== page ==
It is estimated that 5% of the global cancer burden, or approximately 690,000 cancer cases annually, is attributable to human papillomavirus (HPV). Primary prevention through prophylactic vaccination is the best option for reducing the burden of HPV-related cancers. Most high-income countries (HICs) have introduced the HPV vaccine and are routinely vaccinating adolescent boys and girls. Unfortunately, although they suffer the greatest morbidity and mortality due to HPV-related cancers, many lower- and middle-income countries (LMICs) have been unable to initiate and sustain vaccination programs. Secondary prevention in the form of screening has led to substantial declines in cervical cancer incidence in areas with established screening programs, but LMICs with absent or inadequate screening programs have high incidence rates. Meanwhile, HICs have seen incidence rates of anal and oropharyngeal cancers rise owing to the limited availability of organized screening for anal cancer and no validated screening options for oropharyngeal cancer. The implementation of screening programs for individuals at high risk of these cancers has the potential to reduce the burden of cervical cancer in LMICs, of anal and oropharyngeal cancers in HICs, and of anal cancer for highly selected HIV+ populations in LMICs. This review will discuss primary prevention of HPV-related cancers through vaccination and secondary prevention through screening of cervical, anal, and oropharyngeal cancers. Areas of concern and highlights of successes already achieved are included.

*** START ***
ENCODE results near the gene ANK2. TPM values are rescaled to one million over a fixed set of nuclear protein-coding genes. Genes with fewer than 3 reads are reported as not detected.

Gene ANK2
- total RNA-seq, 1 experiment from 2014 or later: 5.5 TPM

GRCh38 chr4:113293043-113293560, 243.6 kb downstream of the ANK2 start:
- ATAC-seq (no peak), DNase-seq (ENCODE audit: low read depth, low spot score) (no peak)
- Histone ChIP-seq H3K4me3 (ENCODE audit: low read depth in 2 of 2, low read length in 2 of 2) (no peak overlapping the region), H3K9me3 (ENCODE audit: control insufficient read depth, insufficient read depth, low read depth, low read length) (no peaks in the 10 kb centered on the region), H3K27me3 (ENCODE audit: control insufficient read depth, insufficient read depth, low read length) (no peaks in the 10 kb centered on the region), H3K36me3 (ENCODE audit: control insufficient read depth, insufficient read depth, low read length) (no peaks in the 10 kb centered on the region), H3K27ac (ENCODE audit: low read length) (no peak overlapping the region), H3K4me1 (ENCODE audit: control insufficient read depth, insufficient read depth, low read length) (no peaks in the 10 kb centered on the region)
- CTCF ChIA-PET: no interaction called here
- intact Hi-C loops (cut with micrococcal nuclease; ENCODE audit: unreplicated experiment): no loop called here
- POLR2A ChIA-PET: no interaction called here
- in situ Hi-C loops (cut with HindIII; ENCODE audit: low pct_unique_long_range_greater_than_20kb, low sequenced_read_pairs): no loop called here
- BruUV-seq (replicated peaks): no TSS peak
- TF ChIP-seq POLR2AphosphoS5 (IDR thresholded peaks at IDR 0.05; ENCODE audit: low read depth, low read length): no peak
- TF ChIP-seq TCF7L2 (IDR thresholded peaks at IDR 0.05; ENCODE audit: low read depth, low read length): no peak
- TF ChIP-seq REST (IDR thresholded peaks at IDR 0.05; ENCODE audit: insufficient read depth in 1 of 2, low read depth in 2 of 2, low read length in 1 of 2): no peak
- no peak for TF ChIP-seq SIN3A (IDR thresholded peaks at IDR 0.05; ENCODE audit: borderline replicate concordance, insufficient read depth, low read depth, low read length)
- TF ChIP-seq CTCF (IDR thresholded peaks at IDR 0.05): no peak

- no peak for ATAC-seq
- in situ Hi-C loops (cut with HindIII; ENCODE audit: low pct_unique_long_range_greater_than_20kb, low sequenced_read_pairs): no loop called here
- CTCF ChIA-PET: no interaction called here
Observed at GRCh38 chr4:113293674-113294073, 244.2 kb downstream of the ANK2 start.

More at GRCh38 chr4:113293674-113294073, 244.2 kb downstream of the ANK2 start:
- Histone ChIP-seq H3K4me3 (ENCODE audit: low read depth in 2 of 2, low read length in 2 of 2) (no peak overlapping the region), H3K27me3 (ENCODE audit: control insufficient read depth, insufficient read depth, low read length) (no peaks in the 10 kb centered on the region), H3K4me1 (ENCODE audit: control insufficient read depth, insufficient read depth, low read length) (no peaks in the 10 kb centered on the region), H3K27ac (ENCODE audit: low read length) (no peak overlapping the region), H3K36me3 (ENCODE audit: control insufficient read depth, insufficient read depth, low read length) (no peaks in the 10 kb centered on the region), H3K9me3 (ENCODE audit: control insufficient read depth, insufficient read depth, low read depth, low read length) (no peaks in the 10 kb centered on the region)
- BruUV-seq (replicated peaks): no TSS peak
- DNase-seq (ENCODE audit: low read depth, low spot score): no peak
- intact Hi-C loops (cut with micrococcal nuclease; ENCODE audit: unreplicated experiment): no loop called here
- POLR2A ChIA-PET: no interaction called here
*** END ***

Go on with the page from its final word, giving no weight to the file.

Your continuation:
ASJC Scopus subject areas
- Radiology Nuclear Medicine and imaging
- Cancer Research